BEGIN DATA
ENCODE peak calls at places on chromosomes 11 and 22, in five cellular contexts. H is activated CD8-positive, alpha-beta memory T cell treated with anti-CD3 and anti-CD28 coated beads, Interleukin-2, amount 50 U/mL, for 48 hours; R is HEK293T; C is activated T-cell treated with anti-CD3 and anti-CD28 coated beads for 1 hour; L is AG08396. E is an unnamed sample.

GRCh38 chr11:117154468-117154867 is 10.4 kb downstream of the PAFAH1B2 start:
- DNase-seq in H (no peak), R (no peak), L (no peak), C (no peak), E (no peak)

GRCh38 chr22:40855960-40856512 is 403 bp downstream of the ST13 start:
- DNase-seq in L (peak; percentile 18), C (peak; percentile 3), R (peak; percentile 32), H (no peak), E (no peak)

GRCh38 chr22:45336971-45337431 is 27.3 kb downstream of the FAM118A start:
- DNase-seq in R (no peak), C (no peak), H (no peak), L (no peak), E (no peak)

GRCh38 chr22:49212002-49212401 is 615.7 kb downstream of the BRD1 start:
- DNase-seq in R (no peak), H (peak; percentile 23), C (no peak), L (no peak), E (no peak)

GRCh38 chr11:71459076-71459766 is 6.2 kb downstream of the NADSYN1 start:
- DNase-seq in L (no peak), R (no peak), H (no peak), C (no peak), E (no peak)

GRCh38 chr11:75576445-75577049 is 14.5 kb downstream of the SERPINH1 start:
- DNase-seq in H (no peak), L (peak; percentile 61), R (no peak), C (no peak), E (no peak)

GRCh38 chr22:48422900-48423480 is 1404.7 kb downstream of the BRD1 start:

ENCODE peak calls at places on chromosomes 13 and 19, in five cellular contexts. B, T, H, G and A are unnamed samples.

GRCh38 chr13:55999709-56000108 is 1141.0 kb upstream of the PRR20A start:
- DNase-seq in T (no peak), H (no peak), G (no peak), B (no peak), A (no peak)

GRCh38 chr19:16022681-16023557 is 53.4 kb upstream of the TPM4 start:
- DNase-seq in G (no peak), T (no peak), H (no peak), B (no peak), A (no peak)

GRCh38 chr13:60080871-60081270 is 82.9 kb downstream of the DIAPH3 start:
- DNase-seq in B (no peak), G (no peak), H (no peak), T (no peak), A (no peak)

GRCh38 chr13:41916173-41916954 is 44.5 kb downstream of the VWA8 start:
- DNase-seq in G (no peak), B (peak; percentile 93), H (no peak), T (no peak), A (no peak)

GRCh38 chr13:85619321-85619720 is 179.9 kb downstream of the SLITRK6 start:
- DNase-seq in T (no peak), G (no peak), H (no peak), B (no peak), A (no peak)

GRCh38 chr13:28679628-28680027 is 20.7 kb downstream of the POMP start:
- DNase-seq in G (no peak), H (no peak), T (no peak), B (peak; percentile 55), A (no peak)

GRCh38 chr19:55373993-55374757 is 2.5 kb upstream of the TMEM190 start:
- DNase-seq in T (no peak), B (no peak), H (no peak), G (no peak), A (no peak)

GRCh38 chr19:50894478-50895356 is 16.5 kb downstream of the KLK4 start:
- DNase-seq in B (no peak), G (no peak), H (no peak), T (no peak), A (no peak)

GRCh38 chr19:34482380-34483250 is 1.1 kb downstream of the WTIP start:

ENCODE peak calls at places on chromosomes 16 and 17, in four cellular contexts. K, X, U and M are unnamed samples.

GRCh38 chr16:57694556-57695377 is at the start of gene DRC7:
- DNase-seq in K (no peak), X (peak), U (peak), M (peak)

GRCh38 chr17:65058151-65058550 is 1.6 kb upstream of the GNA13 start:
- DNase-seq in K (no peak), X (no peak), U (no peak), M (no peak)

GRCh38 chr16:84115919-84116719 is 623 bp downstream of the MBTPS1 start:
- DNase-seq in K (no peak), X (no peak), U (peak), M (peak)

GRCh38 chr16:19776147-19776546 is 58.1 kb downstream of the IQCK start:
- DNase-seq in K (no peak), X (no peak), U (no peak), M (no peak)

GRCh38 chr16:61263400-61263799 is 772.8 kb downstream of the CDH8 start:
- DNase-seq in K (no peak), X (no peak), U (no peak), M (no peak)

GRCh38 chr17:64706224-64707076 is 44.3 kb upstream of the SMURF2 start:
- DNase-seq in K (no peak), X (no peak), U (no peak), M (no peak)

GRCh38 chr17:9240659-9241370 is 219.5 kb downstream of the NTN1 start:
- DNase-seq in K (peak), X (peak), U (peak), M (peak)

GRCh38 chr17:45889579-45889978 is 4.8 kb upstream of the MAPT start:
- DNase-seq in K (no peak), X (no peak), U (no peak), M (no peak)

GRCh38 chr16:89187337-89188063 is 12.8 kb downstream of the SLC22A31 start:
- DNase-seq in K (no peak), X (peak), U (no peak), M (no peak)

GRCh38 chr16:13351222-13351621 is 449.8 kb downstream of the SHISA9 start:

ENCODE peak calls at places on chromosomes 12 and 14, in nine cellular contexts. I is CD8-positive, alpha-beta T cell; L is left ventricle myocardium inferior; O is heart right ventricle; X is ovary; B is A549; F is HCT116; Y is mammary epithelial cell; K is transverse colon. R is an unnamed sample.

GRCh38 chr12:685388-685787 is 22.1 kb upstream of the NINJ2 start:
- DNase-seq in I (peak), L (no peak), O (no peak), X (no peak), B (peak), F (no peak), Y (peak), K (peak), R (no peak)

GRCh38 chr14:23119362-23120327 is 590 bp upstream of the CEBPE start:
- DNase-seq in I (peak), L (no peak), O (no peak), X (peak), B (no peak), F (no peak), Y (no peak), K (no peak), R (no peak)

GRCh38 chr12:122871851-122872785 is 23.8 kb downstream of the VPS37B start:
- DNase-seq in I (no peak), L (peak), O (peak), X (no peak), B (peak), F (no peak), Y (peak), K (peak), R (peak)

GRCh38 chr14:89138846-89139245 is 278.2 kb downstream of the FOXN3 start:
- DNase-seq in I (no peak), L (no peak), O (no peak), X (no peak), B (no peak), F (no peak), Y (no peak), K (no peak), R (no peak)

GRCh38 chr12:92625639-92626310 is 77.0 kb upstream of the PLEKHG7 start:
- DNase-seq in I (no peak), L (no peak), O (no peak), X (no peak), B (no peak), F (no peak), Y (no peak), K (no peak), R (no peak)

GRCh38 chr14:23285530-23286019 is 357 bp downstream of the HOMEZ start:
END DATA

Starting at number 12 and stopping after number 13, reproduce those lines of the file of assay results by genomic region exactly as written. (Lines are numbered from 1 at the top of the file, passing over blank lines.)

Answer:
GRCh38 chr11:75576445-75577049 is 14.5 kb downstream of the SERPINH1 start:
- DNase-seq in H (no peak), L (peak; percentile 61), R (no peak), C (no peak), E (no peak)